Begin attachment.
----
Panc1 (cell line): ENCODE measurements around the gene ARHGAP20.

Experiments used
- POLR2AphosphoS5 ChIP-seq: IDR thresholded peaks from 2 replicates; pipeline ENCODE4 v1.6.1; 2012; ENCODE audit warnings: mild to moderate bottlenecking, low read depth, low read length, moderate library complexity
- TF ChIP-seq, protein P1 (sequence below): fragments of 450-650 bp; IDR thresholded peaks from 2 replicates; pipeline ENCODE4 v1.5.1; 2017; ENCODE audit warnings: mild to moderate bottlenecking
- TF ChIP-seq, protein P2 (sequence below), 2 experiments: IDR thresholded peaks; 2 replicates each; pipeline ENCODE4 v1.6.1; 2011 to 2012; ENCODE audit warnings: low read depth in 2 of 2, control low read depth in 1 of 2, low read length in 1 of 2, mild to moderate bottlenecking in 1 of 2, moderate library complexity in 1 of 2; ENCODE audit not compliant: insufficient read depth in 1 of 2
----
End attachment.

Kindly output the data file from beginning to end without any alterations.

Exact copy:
Panc1 (cell line): ENCODE measurements around the gene ARHGAP20.

Experiments used
- POLR2AphosphoS5 ChIP-seq: IDR thresholded peaks from 2 replicates; pipeline ENCODE4 v1.6.1; 2012; ENCODE audit warnings: mild to moderate bottlenecking, low read depth, low read length, moderate library complexity
- TF ChIP-seq, protein P1 (sequence below): fragments of 450-650 bp; IDR thresholded peaks from 2 replicates; pipeline ENCODE4 v1.5.1; 2017; ENCODE audit warnings: mild to moderate bottlenecking
- TF ChIP-seq, protein P2 (sequence below), 2 experiments: IDR thresholded peaks; 2 replicates each; pipeline ENCODE4 v1.6.1; 2011 to 2012; ENCODE audit warnings: low read depth in 2 of 2, control low read depth in 1 of 2, low read length in 1 of 2, mild to moderate bottlenecking in 1 of 2, moderate library complexity in 1 of 2; ENCODE audit not compliant: insufficient read depth in 1 of 2